LIMA: Out of the middle of nowhere and into a major city. Here we had a day to stock up on odds and ends that we needed for the jungle and to take in some of the city culture. A lot like any sophisticated city with plazas where you can sit and drink coffee, watch the world go by. This whole trip has been full of extremes. One minute you are in the desert with no facilities and the next you're sitting in a cosmopolitan cafe drinking cappuccinos!

LIMA to IQUITOS: Up at 5am!!! To catch a 7am flight from Lima to Iquitos. This took us back up to North Peru and into Amazon land.

IQUITOS to THE AMAZON: After our flight we jumped onto a tiny little boat and sped for 3 hours up The Amazon river. It's enormous. The widest river I have been on, in fact it looked a little bit like the Nile in Egypt. So I'm sitting there thinking how lucky I am to have travelled on two of the most famous rivers in the world and suddenly I need a pee. And there is nothing on the banks of the Amazon and there are 8 other people on the boat all bored and wanting to arrive at our destination and three Peruvian guides.

I wait for a while with my legs crossed and it gets more and more painful and just as the tears arrive I lunge forward and shout above the engine (the whole boat can hear me) "IS THERE ANY CHANCE OF STOPPING TO GO TO THE TOILET". How bloody embarrassing! However, the guys are really sweet and say of course but they point out I'll have to go in a bush. No problem... I've peed in worst places and had more embarrassing toilet emergencies in the past four months than I can't even talk about in public. There is no dignity here. So they pull over to the banks and I scramble up to shouts of "watch out for the scorpions and snakes". Yes, thank you. Very funny. I get back to the boat to a round of applause and am told that when we get to the next bar the drinks are on me. I sink into my seat full of relief and smiles.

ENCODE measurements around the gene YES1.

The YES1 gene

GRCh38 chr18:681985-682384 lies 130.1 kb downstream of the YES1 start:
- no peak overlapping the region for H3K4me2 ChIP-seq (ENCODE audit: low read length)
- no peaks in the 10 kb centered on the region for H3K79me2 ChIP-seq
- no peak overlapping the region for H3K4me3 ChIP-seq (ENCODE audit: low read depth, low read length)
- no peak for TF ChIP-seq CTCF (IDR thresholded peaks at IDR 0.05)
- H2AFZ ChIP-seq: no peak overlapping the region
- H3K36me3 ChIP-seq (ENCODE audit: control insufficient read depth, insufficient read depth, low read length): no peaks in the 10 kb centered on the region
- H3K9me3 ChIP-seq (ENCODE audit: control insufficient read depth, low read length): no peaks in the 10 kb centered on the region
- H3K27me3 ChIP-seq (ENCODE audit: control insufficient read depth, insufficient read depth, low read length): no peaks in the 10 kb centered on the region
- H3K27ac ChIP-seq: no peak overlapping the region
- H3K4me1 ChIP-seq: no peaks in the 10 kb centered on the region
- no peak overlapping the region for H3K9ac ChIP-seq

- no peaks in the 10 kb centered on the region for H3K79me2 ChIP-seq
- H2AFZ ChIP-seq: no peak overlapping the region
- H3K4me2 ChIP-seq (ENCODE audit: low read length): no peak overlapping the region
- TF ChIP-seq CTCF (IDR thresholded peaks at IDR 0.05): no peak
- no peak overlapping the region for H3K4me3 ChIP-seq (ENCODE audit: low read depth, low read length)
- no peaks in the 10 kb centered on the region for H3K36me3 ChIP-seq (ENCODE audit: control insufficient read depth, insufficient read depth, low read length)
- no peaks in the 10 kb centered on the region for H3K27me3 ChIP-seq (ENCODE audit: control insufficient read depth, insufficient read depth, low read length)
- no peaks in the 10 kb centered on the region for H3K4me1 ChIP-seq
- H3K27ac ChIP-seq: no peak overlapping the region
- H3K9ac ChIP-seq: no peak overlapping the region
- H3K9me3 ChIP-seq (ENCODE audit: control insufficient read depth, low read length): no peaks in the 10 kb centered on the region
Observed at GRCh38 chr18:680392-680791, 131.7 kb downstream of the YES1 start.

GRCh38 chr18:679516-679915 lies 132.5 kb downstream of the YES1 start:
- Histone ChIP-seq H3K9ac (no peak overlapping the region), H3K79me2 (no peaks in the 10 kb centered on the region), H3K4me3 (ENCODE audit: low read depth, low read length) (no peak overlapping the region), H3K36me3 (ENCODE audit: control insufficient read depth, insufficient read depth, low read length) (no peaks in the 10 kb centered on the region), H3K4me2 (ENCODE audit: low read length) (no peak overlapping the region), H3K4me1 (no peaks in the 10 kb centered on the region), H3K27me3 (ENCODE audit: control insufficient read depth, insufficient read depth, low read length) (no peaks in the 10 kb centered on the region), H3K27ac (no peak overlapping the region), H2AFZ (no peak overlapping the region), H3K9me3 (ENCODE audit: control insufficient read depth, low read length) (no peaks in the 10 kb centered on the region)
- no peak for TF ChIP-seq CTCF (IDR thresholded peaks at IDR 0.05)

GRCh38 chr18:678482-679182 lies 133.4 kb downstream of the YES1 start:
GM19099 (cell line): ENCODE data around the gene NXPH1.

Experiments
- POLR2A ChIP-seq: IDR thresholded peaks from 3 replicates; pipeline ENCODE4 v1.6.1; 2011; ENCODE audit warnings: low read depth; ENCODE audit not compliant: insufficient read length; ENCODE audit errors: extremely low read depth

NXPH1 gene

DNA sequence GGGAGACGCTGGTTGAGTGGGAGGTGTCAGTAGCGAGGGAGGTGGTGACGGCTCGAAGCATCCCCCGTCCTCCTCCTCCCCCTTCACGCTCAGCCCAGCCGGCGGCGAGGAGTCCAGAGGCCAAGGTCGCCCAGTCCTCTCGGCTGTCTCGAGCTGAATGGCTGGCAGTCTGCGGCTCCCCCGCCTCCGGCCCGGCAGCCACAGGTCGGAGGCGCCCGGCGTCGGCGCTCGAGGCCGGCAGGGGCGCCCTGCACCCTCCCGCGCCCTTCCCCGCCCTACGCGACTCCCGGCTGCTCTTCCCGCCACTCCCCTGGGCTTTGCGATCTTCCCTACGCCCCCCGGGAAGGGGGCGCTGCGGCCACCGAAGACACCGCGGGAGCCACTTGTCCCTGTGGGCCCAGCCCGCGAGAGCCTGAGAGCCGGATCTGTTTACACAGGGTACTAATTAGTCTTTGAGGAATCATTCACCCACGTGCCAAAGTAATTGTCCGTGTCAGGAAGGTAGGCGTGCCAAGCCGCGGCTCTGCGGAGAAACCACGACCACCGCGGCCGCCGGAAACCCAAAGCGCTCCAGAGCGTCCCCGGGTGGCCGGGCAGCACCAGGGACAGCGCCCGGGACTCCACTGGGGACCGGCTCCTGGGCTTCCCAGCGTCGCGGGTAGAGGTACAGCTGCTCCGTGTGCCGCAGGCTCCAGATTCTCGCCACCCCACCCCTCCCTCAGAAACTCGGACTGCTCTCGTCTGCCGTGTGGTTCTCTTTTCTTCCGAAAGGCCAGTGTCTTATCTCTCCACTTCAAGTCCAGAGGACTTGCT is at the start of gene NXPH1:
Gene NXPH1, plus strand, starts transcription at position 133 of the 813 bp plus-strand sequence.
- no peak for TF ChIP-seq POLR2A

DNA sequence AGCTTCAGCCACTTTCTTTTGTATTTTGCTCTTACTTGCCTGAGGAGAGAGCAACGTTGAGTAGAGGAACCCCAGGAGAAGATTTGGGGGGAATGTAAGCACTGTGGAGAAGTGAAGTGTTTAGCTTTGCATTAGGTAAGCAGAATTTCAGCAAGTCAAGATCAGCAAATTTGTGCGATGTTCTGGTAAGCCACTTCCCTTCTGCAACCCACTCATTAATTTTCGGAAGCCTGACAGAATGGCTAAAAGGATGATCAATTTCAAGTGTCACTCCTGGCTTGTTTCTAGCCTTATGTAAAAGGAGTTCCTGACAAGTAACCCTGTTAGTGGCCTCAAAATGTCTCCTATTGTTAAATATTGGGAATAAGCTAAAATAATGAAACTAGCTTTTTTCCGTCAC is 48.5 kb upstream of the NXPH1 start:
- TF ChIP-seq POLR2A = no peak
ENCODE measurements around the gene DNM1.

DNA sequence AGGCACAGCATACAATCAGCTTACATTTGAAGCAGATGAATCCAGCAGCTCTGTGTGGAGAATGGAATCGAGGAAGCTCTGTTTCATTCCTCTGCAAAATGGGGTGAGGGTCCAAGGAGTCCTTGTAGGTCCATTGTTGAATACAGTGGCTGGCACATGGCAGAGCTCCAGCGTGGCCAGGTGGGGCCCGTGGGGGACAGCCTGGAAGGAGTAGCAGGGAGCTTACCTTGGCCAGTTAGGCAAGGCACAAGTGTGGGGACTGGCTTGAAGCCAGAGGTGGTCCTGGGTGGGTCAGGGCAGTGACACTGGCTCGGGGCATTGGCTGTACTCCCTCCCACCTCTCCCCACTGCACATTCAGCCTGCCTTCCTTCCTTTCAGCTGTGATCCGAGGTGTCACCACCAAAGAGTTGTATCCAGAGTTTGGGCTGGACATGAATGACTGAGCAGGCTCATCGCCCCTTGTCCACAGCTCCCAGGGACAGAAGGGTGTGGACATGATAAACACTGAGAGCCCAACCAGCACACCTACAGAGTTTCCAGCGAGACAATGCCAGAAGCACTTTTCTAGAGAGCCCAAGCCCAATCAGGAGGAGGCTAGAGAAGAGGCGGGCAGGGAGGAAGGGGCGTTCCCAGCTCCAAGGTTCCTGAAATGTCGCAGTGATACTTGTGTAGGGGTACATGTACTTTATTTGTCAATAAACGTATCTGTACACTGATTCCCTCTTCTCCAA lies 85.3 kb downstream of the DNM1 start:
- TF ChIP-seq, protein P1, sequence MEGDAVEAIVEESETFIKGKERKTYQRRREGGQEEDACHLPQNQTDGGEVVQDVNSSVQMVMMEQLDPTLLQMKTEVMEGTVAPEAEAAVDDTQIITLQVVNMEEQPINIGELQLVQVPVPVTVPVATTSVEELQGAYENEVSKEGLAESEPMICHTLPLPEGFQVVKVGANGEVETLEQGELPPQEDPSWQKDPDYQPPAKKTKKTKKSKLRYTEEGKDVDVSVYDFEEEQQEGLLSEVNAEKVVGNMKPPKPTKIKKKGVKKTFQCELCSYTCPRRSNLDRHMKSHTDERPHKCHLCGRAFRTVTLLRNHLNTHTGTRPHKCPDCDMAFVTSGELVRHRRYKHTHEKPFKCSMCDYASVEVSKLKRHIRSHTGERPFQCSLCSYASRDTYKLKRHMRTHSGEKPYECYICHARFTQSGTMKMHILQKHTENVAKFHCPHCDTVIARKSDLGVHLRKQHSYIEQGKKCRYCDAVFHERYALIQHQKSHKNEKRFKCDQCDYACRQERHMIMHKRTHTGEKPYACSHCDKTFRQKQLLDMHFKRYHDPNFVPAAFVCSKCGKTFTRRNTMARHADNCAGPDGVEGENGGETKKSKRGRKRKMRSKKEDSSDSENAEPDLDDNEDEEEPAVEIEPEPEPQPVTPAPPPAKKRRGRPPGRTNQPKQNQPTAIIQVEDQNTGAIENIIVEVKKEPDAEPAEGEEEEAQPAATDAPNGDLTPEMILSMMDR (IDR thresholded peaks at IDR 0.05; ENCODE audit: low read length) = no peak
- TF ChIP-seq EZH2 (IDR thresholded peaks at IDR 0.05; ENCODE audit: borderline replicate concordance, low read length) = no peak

Eventually, we arrive at the Muyuna Lodge. A great Eco friendly lodge on stilts (the Amazon rises by 10ms during the rainy season!) with a main room for eating and communing and little cabins on stilted walk ways. Really basic but very sweat. Each cabin has three beds, a toilet, shower and basin (although the water comes from the river and is brown) and a hammock on the deck. Really nice.